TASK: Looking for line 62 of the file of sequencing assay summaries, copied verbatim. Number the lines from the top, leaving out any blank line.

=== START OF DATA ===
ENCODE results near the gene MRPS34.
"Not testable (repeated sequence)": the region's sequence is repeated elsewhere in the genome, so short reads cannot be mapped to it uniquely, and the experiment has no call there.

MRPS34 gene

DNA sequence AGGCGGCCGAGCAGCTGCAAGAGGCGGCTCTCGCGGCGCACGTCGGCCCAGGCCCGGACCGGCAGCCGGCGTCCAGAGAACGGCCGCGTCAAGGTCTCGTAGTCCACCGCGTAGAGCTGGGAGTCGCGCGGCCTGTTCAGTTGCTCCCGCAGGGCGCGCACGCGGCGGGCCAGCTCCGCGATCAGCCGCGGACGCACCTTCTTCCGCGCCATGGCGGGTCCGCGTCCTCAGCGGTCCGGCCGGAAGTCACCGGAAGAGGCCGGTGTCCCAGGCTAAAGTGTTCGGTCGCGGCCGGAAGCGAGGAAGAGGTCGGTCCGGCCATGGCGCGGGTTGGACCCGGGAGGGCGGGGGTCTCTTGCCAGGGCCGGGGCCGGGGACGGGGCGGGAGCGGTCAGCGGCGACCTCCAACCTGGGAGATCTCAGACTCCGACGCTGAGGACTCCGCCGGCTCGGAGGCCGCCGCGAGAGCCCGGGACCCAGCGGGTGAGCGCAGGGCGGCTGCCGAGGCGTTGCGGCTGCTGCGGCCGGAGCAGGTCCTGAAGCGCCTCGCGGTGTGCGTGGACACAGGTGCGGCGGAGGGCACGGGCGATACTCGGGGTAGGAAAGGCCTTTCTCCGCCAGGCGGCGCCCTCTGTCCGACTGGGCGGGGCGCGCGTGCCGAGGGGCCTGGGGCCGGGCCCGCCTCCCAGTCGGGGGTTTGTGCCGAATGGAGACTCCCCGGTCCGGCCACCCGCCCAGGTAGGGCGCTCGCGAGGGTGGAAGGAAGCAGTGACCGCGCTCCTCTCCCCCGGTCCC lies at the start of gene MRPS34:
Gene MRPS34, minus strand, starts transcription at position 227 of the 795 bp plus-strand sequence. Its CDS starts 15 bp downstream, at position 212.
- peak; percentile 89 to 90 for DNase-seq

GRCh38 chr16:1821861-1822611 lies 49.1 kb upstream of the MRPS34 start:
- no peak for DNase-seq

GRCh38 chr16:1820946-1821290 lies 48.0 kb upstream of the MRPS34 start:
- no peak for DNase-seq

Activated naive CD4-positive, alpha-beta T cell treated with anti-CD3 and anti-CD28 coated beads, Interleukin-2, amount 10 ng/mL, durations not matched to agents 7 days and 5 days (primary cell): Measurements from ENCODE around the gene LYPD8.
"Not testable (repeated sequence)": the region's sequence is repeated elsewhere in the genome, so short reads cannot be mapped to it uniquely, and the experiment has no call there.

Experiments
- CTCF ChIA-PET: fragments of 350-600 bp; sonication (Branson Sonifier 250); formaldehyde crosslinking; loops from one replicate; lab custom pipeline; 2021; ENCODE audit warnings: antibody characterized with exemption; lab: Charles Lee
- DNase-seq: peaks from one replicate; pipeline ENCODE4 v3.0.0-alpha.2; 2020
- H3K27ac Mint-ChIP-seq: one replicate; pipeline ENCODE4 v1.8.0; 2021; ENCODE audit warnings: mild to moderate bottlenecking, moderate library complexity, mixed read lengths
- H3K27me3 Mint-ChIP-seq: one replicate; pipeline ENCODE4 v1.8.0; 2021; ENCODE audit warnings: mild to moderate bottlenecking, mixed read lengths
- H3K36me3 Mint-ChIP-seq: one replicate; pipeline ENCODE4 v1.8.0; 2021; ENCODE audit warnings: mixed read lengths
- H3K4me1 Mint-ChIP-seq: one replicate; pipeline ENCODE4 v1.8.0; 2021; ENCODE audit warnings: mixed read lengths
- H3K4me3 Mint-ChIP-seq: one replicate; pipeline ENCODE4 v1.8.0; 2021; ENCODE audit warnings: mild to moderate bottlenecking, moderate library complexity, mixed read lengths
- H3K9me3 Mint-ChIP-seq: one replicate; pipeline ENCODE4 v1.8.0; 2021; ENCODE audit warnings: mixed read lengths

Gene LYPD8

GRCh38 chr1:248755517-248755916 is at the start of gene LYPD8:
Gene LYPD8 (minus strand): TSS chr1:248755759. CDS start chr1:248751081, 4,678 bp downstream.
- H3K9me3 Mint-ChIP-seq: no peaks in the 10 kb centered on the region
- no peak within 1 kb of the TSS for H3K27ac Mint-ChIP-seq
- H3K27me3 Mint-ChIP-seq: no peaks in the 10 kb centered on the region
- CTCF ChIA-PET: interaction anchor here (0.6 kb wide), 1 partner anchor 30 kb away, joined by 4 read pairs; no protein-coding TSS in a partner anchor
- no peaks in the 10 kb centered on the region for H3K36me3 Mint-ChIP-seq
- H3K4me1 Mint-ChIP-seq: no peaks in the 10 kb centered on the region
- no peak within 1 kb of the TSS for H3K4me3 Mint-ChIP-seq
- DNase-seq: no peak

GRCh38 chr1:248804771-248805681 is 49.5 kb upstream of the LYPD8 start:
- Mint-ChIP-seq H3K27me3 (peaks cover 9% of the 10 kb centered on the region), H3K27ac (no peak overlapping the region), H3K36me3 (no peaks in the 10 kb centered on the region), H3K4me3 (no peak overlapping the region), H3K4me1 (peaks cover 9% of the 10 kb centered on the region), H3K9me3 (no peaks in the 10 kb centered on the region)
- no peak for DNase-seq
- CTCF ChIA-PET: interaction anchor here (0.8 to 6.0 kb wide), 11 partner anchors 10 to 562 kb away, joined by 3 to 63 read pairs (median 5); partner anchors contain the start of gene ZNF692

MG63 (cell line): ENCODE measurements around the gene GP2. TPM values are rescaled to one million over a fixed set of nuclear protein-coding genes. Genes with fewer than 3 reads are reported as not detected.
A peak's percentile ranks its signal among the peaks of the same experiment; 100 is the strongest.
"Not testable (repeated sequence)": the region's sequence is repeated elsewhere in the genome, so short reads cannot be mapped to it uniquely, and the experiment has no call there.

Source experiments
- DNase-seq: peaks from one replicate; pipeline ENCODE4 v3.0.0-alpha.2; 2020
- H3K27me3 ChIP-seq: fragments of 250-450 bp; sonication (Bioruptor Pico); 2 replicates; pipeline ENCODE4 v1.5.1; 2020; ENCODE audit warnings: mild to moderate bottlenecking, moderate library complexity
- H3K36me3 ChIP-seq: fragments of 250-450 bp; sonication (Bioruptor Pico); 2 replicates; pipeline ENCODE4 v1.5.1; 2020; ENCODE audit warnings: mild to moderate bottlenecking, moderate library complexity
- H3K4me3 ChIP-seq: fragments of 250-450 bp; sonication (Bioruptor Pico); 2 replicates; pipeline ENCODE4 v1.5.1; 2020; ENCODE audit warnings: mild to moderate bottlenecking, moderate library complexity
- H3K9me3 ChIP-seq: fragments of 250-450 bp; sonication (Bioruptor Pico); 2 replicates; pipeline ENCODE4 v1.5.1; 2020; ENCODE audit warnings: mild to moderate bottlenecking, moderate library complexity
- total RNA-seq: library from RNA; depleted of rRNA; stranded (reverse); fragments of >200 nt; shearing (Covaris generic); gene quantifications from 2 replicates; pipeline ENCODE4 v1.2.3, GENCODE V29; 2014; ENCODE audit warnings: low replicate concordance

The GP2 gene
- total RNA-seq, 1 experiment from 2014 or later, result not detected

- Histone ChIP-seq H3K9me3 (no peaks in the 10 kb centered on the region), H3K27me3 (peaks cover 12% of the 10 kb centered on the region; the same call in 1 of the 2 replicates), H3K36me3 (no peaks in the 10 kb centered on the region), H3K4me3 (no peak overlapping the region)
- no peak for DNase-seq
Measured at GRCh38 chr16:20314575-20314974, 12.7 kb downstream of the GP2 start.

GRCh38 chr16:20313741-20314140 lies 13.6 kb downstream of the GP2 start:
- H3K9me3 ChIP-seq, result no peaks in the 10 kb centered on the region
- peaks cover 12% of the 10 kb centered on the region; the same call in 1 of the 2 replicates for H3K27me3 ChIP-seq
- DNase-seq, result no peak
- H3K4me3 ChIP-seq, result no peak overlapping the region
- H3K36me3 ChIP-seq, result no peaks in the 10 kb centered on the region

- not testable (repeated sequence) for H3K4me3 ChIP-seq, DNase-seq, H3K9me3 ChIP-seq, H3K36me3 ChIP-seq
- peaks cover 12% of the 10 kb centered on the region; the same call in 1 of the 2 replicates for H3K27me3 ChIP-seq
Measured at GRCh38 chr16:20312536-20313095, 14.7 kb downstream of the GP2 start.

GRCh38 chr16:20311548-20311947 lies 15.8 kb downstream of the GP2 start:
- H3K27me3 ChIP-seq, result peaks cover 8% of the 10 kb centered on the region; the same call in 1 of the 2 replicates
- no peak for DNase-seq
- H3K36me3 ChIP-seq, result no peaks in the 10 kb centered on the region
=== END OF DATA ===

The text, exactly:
- H3K27me3 ChIP-seq, result peaks cover 8% of the 10 kb centered on the region; the same call in 1 of the 2 replicates